for some, a fog is hindrance only, for these soulless ants unmoved by Nature’s upkeep of Creation, it’s one hour more in an endless grind. The oak-hearted sailor fears and loathes it, as he strains to hear the skerry bell, yet that same deadening is a gift to some, a respite given from clamour and din, for others more, of a lonesome kidney, fond memories come wrapped within its damp embrace.
But for some, a few, (thankful praise a blessed few), their hearts rotted by malignant grubs of evil, laid in childhood by unknown wasps, a fog is their friend, a cloaking ally, to be greeted with silent salutation upon the field of unspoken filthy deed…
Reserve Officer Mally feels his pleasure mount as each step of Sergeant O’Shea’s stiff gait takes him further into the fog towards the house. The thickening vapours now close behind him with vault door finality.
In the course of his Duty, Mally makes a point of removing the little squares of coloured paper which adorn phone booths, advertising the services of ladies and working girls. You know the thing. Of course you do. These he keeps like a schoolboy pack of cards. And now like a game of patience perverted in its carnal turpitude, he lays them out, every one, on the passenger seat, keeping one hand free.
Like some low, inverted liturgy, he starts to read them out:
Smell the glove - Afterwards!
Backdoor Girl. I likes it HARD I does.
New in town, Be my butt plug.
Bored Housewife, tit-wank a specialty.
“French less…how did that get there?”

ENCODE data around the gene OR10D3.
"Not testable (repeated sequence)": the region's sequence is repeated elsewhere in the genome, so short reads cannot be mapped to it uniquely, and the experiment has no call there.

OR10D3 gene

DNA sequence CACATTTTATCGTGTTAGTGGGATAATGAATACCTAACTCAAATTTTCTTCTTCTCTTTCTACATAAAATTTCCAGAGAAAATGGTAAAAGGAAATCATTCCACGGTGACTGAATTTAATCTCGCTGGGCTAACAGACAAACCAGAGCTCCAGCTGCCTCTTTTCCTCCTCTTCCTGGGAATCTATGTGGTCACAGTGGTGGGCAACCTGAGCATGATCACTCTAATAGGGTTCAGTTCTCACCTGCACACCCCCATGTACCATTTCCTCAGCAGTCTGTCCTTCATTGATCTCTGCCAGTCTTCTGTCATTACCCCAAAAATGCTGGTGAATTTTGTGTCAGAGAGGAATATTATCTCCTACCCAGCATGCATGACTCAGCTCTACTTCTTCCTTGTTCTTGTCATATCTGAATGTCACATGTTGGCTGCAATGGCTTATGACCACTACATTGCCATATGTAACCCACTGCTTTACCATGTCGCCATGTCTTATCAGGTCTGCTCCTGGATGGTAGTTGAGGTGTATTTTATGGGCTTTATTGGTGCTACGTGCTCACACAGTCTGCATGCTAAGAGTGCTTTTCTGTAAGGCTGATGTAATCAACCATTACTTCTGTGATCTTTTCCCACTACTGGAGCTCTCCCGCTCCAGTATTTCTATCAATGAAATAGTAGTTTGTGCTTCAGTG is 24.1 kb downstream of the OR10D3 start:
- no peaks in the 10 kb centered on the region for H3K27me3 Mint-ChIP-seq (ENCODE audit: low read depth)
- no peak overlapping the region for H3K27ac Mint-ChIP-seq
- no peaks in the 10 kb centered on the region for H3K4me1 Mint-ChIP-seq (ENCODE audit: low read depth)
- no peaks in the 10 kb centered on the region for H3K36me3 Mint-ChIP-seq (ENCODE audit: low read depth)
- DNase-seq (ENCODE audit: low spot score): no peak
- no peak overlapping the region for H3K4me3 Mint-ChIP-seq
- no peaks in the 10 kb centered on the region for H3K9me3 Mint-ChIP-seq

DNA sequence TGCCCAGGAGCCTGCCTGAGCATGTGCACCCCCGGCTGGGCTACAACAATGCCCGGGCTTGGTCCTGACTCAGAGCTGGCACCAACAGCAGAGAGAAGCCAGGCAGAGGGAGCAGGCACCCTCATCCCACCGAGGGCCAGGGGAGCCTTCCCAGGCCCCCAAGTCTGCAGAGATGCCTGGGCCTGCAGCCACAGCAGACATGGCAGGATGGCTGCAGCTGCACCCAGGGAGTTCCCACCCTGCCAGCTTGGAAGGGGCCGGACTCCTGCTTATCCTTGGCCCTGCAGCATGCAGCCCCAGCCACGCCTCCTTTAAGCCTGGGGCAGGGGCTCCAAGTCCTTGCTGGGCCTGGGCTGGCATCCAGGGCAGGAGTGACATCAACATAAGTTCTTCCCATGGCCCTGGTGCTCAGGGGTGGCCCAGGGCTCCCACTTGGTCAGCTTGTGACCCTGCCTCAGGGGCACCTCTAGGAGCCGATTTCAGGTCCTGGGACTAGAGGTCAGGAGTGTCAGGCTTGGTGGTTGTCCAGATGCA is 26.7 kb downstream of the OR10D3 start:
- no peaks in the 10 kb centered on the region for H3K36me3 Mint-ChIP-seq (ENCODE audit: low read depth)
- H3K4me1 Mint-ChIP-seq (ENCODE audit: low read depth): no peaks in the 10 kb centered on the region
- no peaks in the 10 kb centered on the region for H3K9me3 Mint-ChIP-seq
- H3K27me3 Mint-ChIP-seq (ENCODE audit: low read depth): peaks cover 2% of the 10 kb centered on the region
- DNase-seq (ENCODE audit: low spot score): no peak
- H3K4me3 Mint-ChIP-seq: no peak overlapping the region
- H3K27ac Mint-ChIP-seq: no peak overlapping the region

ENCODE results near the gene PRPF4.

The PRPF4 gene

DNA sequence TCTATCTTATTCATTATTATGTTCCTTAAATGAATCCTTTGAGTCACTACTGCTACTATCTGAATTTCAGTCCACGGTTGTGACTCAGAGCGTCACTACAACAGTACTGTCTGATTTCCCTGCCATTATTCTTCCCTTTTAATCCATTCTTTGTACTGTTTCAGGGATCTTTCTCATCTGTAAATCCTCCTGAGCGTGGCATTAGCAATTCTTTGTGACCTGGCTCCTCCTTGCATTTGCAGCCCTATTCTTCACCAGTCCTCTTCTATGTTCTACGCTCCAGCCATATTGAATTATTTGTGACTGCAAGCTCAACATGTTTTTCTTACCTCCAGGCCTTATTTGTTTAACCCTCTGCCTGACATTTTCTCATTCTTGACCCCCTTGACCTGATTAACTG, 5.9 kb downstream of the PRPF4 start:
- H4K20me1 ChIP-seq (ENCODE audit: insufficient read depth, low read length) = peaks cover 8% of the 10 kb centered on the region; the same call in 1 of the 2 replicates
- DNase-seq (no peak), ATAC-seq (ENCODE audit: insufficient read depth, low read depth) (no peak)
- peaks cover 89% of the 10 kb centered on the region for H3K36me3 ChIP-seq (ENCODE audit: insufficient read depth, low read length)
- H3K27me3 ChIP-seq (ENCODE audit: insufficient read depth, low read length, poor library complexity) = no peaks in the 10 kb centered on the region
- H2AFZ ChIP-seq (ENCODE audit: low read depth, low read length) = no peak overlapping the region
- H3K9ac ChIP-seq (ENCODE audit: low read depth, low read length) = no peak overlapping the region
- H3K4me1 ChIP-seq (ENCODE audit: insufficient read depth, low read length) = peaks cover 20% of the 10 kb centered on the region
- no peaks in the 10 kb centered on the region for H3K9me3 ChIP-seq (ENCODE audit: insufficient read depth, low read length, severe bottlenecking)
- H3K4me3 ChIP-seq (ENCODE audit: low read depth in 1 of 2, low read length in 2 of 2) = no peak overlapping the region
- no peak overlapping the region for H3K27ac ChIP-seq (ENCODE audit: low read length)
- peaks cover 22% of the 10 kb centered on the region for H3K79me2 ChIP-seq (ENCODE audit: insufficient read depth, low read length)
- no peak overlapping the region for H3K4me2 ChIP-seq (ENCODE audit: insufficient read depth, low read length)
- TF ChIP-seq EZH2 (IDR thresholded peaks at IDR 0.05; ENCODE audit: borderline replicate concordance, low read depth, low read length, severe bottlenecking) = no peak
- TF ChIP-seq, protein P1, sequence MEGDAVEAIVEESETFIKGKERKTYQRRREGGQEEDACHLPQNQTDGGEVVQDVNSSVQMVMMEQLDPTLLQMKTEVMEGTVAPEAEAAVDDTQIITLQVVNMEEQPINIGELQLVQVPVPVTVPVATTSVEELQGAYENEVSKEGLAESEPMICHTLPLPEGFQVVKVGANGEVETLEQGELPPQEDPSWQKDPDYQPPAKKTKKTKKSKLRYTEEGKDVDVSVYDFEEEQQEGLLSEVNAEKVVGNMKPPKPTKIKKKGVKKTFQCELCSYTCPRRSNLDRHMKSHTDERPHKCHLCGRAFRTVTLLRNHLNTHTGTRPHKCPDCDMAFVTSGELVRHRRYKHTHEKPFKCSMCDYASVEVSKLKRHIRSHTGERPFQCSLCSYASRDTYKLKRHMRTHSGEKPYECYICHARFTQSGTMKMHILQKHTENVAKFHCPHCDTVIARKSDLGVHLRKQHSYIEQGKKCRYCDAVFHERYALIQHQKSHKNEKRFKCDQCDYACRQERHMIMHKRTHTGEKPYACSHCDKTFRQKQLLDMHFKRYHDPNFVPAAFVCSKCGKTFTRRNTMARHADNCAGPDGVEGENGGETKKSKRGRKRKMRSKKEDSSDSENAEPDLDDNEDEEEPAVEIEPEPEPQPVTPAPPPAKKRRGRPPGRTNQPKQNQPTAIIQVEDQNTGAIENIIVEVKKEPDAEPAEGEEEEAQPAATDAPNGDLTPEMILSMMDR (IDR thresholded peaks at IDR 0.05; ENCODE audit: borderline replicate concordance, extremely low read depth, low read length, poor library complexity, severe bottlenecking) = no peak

Damnation! his strokes now dropped he spies a number closer to his heart.
With frantic button pressing, he hears the rings,
“Come on come on come on.”
“Well hello,” says the husky voice…
Outside our inn, under the sodium street lamp, two American lady tourists are studying a brief volume called, ‘The Joys of Olde Dublin Town‘. It was written by a crook who never got further east than Boston, but some would say “Well, near enough”.
Let’s eavesdrop while they stand there in the glare.
“Book of Kells."
“Yep, I think we saw the letter “F” or something, hard to say.”
“Bullet holes in O’Connell Street Post Office.”
“Pea green Liffey.”
“The Godamn river.”
“Right. Seen it. Check.”
“Well that’s it.”
“That’s it? You sure? There’s no appendix, addendum, second fucking volume?”
“Nope. Look it’s getting thicker, and my feet hurt, let’s go in here for a Guinness or ten.”
Mally’s hand is shaking now as he grips the phone checking every syllable.
“Wud yi’ like to buy me panties? Up the arse is extra so it is.”
“Mam! Yi promised me. Yi said yi would stop and go back to the betting shop. I believed you I did.”
“Oh it’s you is it? Listen, 10 euros an hour? Did yi never stop and think? Where in the worrald did yi think your plasma screen came from? Now get off the line yi little bollix, yir bad fir trade.”
In tearful fury the phone is flung, but wait, up the road, just discernable through the grey, comes a man, what’s more he’s singing and he’s had a few!
Mally’s lizard grin grows with every step poor Binty takes towards that van…